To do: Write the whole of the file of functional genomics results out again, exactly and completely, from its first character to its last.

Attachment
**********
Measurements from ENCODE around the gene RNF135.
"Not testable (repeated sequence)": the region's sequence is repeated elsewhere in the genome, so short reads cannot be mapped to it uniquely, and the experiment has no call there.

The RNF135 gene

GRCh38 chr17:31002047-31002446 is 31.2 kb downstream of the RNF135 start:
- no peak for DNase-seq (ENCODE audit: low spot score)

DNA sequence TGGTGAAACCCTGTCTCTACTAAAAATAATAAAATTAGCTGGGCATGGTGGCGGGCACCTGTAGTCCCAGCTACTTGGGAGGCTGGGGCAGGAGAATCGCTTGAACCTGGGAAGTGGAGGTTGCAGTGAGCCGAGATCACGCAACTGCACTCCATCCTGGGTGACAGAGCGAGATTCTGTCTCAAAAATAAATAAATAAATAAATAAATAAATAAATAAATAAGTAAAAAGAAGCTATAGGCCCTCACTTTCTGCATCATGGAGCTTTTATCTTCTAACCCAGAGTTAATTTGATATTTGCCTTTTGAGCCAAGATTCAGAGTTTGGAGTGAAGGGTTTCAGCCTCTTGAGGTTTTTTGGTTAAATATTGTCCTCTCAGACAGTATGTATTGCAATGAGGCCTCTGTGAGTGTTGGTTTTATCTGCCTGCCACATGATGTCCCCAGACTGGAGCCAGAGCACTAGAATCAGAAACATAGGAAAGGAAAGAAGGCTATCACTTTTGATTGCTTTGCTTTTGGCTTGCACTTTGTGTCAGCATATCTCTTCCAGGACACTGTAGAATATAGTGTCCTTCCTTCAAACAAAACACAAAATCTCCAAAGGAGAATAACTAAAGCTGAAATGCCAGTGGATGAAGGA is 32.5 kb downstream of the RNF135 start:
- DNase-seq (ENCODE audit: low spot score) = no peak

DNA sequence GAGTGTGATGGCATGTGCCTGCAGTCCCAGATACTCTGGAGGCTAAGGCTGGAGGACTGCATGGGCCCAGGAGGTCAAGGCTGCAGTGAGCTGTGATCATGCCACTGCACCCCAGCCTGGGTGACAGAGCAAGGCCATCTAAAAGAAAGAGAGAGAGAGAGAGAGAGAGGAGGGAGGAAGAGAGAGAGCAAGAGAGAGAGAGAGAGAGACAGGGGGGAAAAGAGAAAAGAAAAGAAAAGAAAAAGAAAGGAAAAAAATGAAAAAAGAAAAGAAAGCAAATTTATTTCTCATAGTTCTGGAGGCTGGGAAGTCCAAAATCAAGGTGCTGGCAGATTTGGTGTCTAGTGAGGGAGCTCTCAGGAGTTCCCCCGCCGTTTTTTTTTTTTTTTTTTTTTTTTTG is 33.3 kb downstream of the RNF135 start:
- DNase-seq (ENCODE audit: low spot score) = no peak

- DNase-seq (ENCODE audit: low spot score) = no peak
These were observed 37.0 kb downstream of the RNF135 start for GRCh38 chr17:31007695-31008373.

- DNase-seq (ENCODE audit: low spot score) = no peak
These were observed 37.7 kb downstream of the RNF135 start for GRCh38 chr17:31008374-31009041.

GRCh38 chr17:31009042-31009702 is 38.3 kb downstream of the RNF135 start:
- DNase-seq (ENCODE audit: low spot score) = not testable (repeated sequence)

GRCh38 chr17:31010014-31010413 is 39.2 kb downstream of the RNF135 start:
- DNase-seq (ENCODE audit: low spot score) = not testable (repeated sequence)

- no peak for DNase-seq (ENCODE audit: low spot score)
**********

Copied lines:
Measurements from ENCODE around the gene RNF135.
"Not testable (repeated sequence)": the region's sequence is repeated elsewhere in the genome, so short reads cannot be mapped to it uniquely, and the experiment has no call there.

The RNF135 gene

GRCh38 chr17:31002047-31002446 is 31.2 kb downstream of the RNF135 start:
- no peak for DNase-seq (ENCODE audit: low spot score)

DNA sequence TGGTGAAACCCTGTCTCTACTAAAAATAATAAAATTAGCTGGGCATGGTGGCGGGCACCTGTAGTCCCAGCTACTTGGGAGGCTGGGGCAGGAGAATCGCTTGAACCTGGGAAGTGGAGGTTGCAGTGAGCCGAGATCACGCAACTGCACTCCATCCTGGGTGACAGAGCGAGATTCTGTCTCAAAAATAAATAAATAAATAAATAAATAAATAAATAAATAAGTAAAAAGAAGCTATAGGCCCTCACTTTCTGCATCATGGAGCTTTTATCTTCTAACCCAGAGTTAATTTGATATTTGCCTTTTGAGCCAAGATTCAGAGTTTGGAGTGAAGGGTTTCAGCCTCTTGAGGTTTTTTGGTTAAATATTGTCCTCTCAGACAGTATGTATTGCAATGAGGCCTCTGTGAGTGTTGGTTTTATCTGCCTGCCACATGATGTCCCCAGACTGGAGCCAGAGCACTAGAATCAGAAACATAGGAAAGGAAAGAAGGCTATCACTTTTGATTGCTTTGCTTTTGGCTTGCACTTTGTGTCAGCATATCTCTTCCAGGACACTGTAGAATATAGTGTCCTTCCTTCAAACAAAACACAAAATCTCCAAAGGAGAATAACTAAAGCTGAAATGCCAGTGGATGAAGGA is 32.5 kb downstream of the RNF135 start:
- DNase-seq (ENCODE audit: low spot score) = no peak

DNA sequence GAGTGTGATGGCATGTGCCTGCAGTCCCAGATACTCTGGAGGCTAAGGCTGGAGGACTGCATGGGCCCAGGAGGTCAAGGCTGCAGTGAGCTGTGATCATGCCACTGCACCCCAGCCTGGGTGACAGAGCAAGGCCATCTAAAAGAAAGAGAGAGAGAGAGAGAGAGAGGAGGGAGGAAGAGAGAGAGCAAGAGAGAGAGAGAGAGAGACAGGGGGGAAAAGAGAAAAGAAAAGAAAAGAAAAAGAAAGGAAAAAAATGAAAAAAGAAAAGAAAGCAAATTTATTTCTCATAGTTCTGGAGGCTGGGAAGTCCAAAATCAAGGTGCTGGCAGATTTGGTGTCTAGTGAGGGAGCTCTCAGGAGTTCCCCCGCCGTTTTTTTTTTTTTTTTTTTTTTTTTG is 33.3 kb downstream of the RNF135 start:
- DNase-seq (ENCODE audit: low spot score) = no peak

- DNase-seq (ENCODE audit: low spot score) = no peak
These were observed 37.0 kb downstream of the RNF135 start for GRCh38 chr17:31007695-31008373.

- DNase-seq (ENCODE audit: low spot score) = no peak
These were observed 37.7 kb downstream of the RNF135 start for GRCh38 chr17:31008374-31009041.

GRCh38 chr17:31009042-31009702 is 38.3 kb downstream of the RNF135 start:
- DNase-seq (ENCODE audit: low spot score) = not testable (repeated sequence)

GRCh38 chr17:31010014-31010413 is 39.2 kb downstream of the RNF135 start:
- DNase-seq (ENCODE audit: low spot score) = not testable (repeated sequence)

- no peak for DNase-seq (ENCODE audit: low spot score)